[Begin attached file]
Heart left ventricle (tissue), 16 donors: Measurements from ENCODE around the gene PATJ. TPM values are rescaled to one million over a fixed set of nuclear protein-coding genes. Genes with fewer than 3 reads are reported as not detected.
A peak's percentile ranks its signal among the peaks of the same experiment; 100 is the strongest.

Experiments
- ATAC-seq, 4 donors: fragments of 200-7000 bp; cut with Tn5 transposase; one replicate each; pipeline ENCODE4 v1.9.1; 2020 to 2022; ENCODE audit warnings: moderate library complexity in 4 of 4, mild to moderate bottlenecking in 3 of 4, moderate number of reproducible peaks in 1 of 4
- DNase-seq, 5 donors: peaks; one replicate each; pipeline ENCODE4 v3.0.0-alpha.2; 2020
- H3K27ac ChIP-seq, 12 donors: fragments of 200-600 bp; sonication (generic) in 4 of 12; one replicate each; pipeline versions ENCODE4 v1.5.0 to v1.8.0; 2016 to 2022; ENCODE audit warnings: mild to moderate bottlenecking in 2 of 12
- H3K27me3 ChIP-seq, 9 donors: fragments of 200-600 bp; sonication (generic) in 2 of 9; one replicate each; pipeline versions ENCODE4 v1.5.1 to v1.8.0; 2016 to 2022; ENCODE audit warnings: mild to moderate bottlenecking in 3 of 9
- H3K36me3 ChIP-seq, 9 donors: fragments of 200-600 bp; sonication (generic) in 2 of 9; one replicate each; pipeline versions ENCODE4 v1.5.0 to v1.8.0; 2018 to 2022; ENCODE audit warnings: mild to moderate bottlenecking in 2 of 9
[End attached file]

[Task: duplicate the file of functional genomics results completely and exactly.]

Heart left ventricle (tissue), 16 donors: Measurements from ENCODE around the gene PATJ. TPM values are rescaled to one million over a fixed set of nuclear protein-coding genes. Genes with fewer than 3 reads are reported as not detected.
A peak's percentile ranks its signal among the peaks of the same experiment; 100 is the strongest.

Experiments
- ATAC-seq, 4 donors: fragments of 200-7000 bp; cut with Tn5 transposase; one replicate each; pipeline ENCODE4 v1.9.1; 2020 to 2022; ENCODE audit warnings: moderate library complexity in 4 of 4, mild to moderate bottlenecking in 3 of 4, moderate number of reproducible peaks in 1 of 4
- DNase-seq, 5 donors: peaks; one replicate each; pipeline ENCODE4 v3.0.0-alpha.2; 2020
- H3K27ac ChIP-seq, 12 donors: fragments of 200-600 bp; sonication (generic) in 4 of 12; one replicate each; pipeline versions ENCODE4 v1.5.0 to v1.8.0; 2016 to 2022; ENCODE audit warnings: mild to moderate bottlenecking in 2 of 12
- H3K27me3 ChIP-seq, 9 donors: fragments of 200-600 bp; sonication (generic) in 2 of 9; one replicate each; pipeline versions ENCODE4 v1.5.1 to v1.8.0; 2016 to 2022; ENCODE audit warnings: mild to moderate bottlenecking in 3 of 9
- H3K36me3 ChIP-seq, 9 donors: fragments of 200-600 bp; sonication (generic) in 2 of 9; one replicate each; pipeline versions ENCODE4 v1.5.0 to v1.8.0; 2018 to 2022; ENCODE audit warnings: mild to moderate bottlenecking in 2 of 9